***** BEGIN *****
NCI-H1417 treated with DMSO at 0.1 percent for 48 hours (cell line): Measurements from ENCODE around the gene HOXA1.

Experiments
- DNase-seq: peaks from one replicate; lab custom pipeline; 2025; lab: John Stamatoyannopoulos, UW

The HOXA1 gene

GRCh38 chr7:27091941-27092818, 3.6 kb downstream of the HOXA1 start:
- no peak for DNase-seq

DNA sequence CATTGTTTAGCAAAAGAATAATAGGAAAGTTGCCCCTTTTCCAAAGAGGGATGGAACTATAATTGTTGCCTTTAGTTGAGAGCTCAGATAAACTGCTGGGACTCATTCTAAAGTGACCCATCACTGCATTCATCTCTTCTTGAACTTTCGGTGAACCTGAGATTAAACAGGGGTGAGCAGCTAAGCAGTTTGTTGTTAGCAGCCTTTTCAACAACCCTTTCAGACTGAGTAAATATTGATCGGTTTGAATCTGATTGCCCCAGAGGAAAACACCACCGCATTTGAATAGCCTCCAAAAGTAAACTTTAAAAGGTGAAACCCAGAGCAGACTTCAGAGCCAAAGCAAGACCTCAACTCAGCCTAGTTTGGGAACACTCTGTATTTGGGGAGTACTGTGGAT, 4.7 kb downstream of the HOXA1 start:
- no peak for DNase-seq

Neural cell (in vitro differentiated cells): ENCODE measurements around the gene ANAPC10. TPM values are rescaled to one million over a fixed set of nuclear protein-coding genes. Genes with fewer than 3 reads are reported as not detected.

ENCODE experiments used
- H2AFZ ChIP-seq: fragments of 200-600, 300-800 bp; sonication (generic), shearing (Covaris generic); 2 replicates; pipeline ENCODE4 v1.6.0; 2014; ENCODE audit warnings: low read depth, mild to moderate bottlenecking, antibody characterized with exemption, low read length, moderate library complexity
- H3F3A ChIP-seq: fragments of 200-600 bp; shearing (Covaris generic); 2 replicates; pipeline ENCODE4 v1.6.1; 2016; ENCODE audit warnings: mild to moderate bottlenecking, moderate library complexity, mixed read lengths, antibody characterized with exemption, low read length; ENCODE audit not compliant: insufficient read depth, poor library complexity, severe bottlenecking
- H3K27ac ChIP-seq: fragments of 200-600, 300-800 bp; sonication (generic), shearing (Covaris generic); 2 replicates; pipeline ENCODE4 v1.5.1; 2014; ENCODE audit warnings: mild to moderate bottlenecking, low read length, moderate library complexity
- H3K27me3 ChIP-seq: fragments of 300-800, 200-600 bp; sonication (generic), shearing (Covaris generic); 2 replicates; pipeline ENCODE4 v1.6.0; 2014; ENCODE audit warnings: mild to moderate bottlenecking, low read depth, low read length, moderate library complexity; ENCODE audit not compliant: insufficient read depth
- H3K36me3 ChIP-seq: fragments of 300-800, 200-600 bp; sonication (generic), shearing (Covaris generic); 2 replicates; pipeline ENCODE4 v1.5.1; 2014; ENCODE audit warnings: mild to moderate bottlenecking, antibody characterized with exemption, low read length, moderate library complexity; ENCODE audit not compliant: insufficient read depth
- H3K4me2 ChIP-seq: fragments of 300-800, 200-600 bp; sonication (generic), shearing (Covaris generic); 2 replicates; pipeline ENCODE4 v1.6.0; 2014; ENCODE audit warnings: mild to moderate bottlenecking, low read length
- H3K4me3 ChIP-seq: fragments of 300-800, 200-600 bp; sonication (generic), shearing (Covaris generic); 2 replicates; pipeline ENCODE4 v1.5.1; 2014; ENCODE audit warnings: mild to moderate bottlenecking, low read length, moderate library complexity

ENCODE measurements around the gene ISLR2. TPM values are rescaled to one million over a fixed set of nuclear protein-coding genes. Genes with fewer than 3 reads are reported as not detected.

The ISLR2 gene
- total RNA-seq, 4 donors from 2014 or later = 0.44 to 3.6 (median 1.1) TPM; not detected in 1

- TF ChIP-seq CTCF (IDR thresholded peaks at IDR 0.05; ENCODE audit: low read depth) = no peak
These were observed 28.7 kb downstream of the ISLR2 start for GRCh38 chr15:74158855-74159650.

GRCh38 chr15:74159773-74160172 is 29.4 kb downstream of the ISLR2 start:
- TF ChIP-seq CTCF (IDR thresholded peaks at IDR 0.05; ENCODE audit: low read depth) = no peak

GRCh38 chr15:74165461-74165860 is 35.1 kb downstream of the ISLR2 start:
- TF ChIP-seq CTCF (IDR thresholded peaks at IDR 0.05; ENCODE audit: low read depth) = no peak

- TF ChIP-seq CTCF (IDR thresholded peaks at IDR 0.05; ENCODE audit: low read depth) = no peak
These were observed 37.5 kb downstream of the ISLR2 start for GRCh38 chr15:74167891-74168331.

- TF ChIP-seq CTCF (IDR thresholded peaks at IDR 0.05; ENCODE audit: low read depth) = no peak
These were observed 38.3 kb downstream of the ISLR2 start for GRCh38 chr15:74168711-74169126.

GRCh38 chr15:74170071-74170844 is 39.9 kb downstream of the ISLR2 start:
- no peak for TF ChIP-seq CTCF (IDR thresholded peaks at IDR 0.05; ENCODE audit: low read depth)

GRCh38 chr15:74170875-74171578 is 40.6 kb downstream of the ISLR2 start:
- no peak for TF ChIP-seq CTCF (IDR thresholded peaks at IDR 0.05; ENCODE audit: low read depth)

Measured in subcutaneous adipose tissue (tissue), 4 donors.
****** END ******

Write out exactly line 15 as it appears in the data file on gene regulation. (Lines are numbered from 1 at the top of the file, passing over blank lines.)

- H3K36me3 ChIP-seq: fragments of 300-800, 200-600 bp; sonication (generic), shearing (Covaris generic); 2 replicates; pipeline ENCODE4 v1.5.1; 2014; ENCODE audit warnings: mild to moderate bottlenecking, antibody characterized with exemption, low read length, moderate library complexity; ENCODE audit not compliant: insufficient read depth